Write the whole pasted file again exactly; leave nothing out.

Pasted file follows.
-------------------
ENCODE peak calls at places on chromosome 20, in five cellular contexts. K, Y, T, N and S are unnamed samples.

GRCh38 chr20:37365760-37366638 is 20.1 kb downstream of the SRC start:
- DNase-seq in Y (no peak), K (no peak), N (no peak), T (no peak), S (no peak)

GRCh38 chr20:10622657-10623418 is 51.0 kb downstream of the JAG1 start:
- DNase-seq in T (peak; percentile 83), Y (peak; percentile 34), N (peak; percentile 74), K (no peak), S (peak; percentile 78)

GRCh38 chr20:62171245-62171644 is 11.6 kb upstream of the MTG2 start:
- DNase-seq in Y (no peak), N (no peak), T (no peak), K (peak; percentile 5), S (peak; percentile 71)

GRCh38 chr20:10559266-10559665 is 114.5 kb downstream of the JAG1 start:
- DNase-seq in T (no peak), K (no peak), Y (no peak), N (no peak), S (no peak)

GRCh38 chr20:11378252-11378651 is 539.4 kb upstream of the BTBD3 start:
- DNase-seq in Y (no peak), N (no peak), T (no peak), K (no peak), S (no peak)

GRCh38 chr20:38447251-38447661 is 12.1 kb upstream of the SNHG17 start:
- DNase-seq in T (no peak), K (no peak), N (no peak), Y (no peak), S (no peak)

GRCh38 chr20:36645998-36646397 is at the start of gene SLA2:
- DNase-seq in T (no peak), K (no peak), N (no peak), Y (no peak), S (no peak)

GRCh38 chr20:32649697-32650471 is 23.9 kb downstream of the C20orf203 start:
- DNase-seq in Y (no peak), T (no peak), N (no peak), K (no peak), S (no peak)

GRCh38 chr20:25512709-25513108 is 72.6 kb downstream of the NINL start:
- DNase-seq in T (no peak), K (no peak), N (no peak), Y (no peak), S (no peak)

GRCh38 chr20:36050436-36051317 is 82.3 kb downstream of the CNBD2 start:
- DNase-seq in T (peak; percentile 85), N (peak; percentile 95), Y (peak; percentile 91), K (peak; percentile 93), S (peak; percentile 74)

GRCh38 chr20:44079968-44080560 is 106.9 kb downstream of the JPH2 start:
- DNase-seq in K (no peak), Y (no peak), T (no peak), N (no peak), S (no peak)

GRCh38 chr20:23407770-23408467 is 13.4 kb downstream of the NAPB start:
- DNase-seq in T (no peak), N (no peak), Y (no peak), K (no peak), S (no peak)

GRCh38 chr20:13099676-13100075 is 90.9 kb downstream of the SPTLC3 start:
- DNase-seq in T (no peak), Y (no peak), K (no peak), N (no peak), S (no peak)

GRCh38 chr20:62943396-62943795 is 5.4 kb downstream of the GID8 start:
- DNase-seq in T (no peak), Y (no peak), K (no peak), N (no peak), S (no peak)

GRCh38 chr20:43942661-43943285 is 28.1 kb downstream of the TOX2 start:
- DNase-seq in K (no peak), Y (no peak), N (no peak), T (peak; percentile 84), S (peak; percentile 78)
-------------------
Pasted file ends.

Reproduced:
ENCODE peak calls at places on chromosome 20, in five cellular contexts. K, Y, T, N and S are unnamed samples.

GRCh38 chr20:37365760-37366638 is 20.1 kb downstream of the SRC start:
- DNase-seq in Y (no peak), K (no peak), N (no peak), T (no peak), S (no peak)

GRCh38 chr20:10622657-10623418 is 51.0 kb downstream of the JAG1 start:
- DNase-seq in T (peak; percentile 83), Y (peak; percentile 34), N (peak; percentile 74), K (no peak), S (peak; percentile 78)

GRCh38 chr20:62171245-62171644 is 11.6 kb upstream of the MTG2 start:
- DNase-seq in Y (no peak), N (no peak), T (no peak), K (peak; percentile 5), S (peak; percentile 71)

GRCh38 chr20:10559266-10559665 is 114.5 kb downstream of the JAG1 start:
- DNase-seq in T (no peak), K (no peak), Y (no peak), N (no peak), S (no peak)

GRCh38 chr20:11378252-11378651 is 539.4 kb upstream of the BTBD3 start:
- DNase-seq in Y (no peak), N (no peak), T (no peak), K (no peak), S (no peak)

GRCh38 chr20:38447251-38447661 is 12.1 kb upstream of the SNHG17 start:
- DNase-seq in T (no peak), K (no peak), N (no peak), Y (no peak), S (no peak)

GRCh38 chr20:36645998-36646397 is at the start of gene SLA2:
- DNase-seq in T (no peak), K (no peak), N (no peak), Y (no peak), S (no peak)

GRCh38 chr20:32649697-32650471 is 23.9 kb downstream of the C20orf203 start:
- DNase-seq in Y (no peak), T (no peak), N (no peak), K (no peak), S (no peak)

GRCh38 chr20:25512709-25513108 is 72.6 kb downstream of the NINL start:
- DNase-seq in T (no peak), K (no peak), N (no peak), Y (no peak), S (no peak)

GRCh38 chr20:36050436-36051317 is 82.3 kb downstream of the CNBD2 start:
- DNase-seq in T (peak; percentile 85), N (peak; percentile 95), Y (peak; percentile 91), K (peak; percentile 93), S (peak; percentile 74)

GRCh38 chr20:44079968-44080560 is 106.9 kb downstream of the JPH2 start:
- DNase-seq in K (no peak), Y (no peak), T (no peak), N (no peak), S (no peak)

GRCh38 chr20:23407770-23408467 is 13.4 kb downstream of the NAPB start:
- DNase-seq in T (no peak), N (no peak), Y (no peak), K (no peak), S (no peak)

GRCh38 chr20:13099676-13100075 is 90.9 kb downstream of the SPTLC3 start:
- DNase-seq in T (no peak), Y (no peak), K (no peak), N (no peak), S (no peak)

GRCh38 chr20:62943396-62943795 is 5.4 kb downstream of the GID8 start:
- DNase-seq in T (no peak), Y (no peak), K (no peak), N (no peak), S (no peak)

GRCh38 chr20:43942661-43943285 is 28.1 kb downstream of the TOX2 start:
- DNase-seq in K (no peak), Y (no peak), N (no peak), T (peak; percentile 84), S (peak; percentile 78)